@Rick—Like you, I like the looks of that flat strip shoe better than the quarter round (which the wife is not in favor of either). Would that also need to be scribed or can a 1/4” thick strip like that flex enough so that it doesn’t need the extra trimming?

I did try to compare a few different trim pieces to substitute for quarter round as pictured below. Would I be making a mistake using something like this or breaking any rules of general carpentry and craftsmanship by doing so? The idea was to use something that could hide wider gaps as easily as smaller gaps.

-- "You know, I'm such a great driver, it's incomprehensible that they took my license away." --Vince Ricardo

View Hermit's profile

Hermit

174 posts in 1227 days


#7 posted 10-14-2017 10:04 PM

Totally agree with Jerry. That’s the way I’ve always done it as well.

-- I'm like the farmer's duck. If it don't rain, I'll walk.

View Loren's profile (online now)

Loren

9934 posts in 3550 days


#8 posted 10-14-2017 10:17 PM

A 1” wide shoe trim molding is unlikely to be
coaxed to follow the variances of the floor.

If you use a similar plastic molding, I think
it might follow the curves better. It’s pretty
flexible.

View Rick_M's profile

Rick_M

11083 posts in 2282 days


#9 posted 10-15-2017 12:13 AM

1.25”. My house is sixty years old and I didn’t have any problem with shoe molding following the contours but I don’t know about anyone else. You could always make or buy a test strip.

-- http://thewoodknack.blogspot.com/

View JCamp's profile

JCamp

518 posts in 453 days


#10 posted 10-15-2017 12:16 AM

I don’t think I’ve ever had the option to work on a house that was actually in square. That being said calk is ur friend and can hide a world of mistakes and gaps. Take comfort in the fact that once it’s down and ur funiture and tables and stands and all the other stuff we all hav is moved around no one will see it and after a while u won’t see it either unless u look at it real close

-- Whatsoever thy hand findeth to do, do it with all thy might

View jerryminer's profile

jerryminer

886 posts in 1344 days


#11 posted 10-15-2017 01:27 AM



@ Jerry—Jerry, your advice, I think might be better suited for just a general slope, like you mention. I m assuming I ll need to cut the molding extra long to accommodate the trim “sucking in” when nailed tight against the walls. I there a way to calculate for this before cutting for length? Also, is there a method for adjusting the miter on an outside corner for such flexing near the end of a run? In other words, if the molding gets forced inward to mate with the wall and the end of an outside corner cut gets pushed outward, won t the angle at the corner change by getting wider and therefore have to be accounted for?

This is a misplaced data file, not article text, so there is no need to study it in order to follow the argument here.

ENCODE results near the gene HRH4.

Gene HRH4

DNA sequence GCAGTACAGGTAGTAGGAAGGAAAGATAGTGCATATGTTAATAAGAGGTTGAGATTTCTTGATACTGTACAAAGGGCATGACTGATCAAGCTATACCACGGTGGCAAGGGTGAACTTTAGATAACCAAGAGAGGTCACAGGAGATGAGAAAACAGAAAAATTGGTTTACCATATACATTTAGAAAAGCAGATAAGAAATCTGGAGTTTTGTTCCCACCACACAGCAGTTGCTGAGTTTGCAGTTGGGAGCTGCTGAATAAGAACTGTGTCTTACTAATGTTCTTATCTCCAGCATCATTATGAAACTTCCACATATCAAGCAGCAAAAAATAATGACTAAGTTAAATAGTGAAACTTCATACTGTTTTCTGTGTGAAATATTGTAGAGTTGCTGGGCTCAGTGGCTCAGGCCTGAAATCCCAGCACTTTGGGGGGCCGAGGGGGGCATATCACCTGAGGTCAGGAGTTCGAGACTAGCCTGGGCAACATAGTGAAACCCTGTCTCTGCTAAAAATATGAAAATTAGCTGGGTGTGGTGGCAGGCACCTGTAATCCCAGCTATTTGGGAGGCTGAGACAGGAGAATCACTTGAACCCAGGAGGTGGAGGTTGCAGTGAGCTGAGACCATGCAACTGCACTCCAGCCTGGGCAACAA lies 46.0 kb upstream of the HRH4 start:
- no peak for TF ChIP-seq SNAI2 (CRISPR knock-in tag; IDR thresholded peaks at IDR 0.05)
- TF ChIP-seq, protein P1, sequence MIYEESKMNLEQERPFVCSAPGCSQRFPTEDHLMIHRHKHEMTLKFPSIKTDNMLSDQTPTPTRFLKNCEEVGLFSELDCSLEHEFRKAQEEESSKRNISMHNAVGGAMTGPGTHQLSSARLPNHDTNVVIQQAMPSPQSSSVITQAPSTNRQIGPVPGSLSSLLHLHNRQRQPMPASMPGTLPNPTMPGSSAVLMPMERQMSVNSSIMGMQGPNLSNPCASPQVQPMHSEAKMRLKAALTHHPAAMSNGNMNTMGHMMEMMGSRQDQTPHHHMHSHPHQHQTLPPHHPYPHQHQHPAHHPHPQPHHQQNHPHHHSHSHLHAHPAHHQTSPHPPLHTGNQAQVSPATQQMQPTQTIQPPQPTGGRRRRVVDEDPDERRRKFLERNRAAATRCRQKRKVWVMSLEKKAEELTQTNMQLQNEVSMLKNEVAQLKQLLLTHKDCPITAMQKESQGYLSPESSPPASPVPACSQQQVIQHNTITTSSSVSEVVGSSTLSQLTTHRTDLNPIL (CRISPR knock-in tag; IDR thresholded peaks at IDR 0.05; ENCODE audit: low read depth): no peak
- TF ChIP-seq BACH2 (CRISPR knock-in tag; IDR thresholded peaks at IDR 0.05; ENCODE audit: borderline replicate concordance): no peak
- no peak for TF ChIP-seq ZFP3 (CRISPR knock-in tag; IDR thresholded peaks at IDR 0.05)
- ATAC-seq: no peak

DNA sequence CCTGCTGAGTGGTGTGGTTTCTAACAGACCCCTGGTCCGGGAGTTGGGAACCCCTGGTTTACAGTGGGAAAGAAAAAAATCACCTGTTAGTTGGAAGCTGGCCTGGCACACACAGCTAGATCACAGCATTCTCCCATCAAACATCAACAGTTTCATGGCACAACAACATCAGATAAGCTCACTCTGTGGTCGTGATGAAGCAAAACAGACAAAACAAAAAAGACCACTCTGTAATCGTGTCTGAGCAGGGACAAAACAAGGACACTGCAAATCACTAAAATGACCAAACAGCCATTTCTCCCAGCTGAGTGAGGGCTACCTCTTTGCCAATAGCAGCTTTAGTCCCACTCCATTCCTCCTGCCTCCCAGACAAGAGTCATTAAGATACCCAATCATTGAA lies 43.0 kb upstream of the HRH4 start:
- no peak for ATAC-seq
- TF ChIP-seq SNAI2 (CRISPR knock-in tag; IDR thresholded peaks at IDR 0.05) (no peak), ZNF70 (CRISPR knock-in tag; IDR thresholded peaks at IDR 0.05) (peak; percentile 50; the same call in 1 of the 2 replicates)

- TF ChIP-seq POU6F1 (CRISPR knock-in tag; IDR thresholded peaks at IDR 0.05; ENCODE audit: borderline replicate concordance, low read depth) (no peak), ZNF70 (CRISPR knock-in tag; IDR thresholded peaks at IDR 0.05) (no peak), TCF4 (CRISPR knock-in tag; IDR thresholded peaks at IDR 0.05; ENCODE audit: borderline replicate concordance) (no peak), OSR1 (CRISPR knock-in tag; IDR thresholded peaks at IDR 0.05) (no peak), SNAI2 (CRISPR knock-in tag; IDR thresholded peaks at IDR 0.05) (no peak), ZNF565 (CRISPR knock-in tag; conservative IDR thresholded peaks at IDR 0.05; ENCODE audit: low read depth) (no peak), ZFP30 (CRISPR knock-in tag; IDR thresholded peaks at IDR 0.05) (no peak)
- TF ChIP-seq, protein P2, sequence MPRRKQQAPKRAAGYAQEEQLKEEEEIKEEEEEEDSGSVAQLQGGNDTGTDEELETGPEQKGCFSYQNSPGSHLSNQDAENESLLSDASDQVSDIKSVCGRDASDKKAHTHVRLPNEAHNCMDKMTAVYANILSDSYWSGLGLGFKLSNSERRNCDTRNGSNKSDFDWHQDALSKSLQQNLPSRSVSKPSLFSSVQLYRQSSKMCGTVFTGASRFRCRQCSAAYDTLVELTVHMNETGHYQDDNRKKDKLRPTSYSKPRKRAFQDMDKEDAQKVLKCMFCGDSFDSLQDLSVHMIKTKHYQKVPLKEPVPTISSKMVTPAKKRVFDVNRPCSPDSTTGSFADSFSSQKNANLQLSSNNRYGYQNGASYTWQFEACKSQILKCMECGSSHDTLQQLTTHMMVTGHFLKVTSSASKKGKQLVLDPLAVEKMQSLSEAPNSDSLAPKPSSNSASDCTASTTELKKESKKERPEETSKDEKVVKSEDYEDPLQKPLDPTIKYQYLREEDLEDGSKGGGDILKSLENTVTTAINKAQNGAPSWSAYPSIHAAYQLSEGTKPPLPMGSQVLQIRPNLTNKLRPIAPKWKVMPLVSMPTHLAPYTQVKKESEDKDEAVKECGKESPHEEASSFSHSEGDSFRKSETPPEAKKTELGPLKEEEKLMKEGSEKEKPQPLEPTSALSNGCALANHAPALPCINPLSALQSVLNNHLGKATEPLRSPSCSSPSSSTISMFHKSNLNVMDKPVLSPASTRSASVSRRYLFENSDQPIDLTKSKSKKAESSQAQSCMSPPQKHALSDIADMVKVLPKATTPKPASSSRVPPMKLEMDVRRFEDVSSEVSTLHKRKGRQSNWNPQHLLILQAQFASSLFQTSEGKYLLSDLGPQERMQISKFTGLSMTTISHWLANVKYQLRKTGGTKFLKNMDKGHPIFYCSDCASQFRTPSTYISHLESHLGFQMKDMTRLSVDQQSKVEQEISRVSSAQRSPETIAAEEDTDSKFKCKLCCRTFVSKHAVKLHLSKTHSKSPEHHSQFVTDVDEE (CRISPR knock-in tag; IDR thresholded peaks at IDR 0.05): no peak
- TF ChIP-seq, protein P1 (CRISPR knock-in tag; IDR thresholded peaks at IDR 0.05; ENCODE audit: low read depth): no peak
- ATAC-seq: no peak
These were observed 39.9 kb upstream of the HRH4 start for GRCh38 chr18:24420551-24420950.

- Ripper70

Following the contours of the wall won’t change the length requirement of the trim by much—but you could cut your long pieces 1/16” or so longer than the measurement, to be safe.

It can be handy to have a few scrap pieces +/- a foot long, with variations on 45 deg miter cuts to test fit outside corners. There are tools and devices for measuring miters, but sample cuts are pretty simple.

For painted work, it’s better, IMHO, to cut the miter a little extra steep (over 45) so the outside edges meet. A tiny gap at the inside of the miter can be filled.

-- Jerry, making sawdust professionally since 1976

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Ripper70

773 posts in 811 days


#12 posted 10-15-2017 02:55 AM


For painted work, it s better, IMHO, to cut the miter a little extra steep (over 45) so the outside edges meet. A tiny gap at the inside of the miter can be filled.

- jerryminer

That’s a gem right there! Thank you everyone for all your valuable advice. It’s much appreciated. I’m going to start making some dust and hope to make some progress on this endeavor soon.

-- "You know, I'm such a great driver, it's incomprehensible that they took my license away." --Vince Ricardo

View TheFridge's profile

TheFridge

8843 posts in 1388 days


#13 posted 10-15-2017 02:58 AM

Screw a level. Cope it. Use alder always.

-- Shooting down the walls of heartache. Bang bang. I am. The warrior.

View Shawn Masterson's profile

Shawn Masterson